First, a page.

Bottom line: Even though we make a new beginning by the covenant with Noah and by baptism, the battle keeps raging.
Our first reading refers to the Covenant with Noah: "I am now establishing my covenant with you and your descendants after you and with every living creature that was with you..." This is sometimes called the rainbow covenant. God says, "I set my bow in the clouds to serve as a sign of the covenant between me and the earth." It's also called the universal covenant because, according to the Bible, we all descended from Noah.
The covenant has seven precepts that apply to every human being. If you want to know what they are do a google search for the seven laws of Noah. You can also find them in the bulletin.
The big point here is that the covenant with Noah marks a new beginning for humanity. In our second reading St. Peter applies this new beginning to baptism, "a few persons, eight in all, were saved through water. This prefigured baptism, which saves you now."
During Lent we have people preparing for baptism. After this homily we will have the rite of welcoming and enrollment. These baptism candidates are important to us because at Easter we will renew our own baptism.
Baptism has power to save us because of Jesus. He died and rose for us. And we hear today, "The Spirit drove Jesus out into the desert, and he remained in the desert for forty days, tempted by Satan." Jesus did battle with Satan.
When I was in Peru, I had one book with me, "Christ vs. Satan in Our Daily Lives" by Jesuit Father Robert Spitzer. It's not an easy book. Fr. Spitzer is one of the most profound minds we have in the Catholic Church. I underlined something on almost every page. It spoke to my own struggle - and to the battle going on in every human heart.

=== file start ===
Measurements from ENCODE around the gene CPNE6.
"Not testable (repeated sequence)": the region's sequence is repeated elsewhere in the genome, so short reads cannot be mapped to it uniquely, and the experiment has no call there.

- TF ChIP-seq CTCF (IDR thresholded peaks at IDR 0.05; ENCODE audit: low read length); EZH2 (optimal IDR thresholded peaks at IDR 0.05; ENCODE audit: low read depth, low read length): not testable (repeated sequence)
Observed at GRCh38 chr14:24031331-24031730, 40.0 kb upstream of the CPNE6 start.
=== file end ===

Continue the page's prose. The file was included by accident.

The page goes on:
From one point of view, the war is over. Jesus has triumphed over sin, death and the devil. However we are still in a clean-up campaign - like the cleansing of the shire at the end of Lord of the Rings. For his own reasons, God allows Satan to continue to harass us.
In the Gospel we hear this about Jesus temptations, "He was among wild beasts, and the angels ministered to him." Jesus faced the devil not in the full power of his divinity, but in the weakness of his humanity. He gives an example for us. We have to call on the ministry of angels. Some parishes say the St. Michael prayer at the end of Mass. "St. Michael the Angel, defend us in the battle." I recommend it to you personally and in your family.
We are in a spiritual battle. Even though we make a new beginning by the covenant with Noah and by baptism, the battle keeps raging.. Martin Luther summed it up in his hymn "A Mighty Fortress is Our God". Here is one stanza:
Did we in our own strength confide, Our striving would be losing; Were not the right Man on our side, The Man of God's own choosing. Dost ask who that may be? Christ Jesus, it is he; Lord Sabaoth is his name, From age to age the same, And He must win the battle.
Spanish Version (Word document)
From Archives (Ash Wednesday Homilies):
Homilies for First Sunday of Lent ("Temptation Sunday"):
Seapadre Homilies: Cycle A, Cycle B, Cycle C
Audio Files of Homilies (Simple Catholicism Blog)
Are these homilies a help to you? Please consider making a donation to St. Mary of the Valley Parish.
Other Priests' Homilies, Well Worth Listening:
Fr. Kurt Nagel
Fr. Frank Schuster
Fr. Brad Hagelin
Fr. Jim Northrop
Fr. Michael White
Fr Pat Freitag (and deacons of St. Monica)
Bishop Robert Barron
Bulletin (St. Mary of Valley Parish)
Parish Picture Album
MBC - Mary Bloom Center, Puno, Peru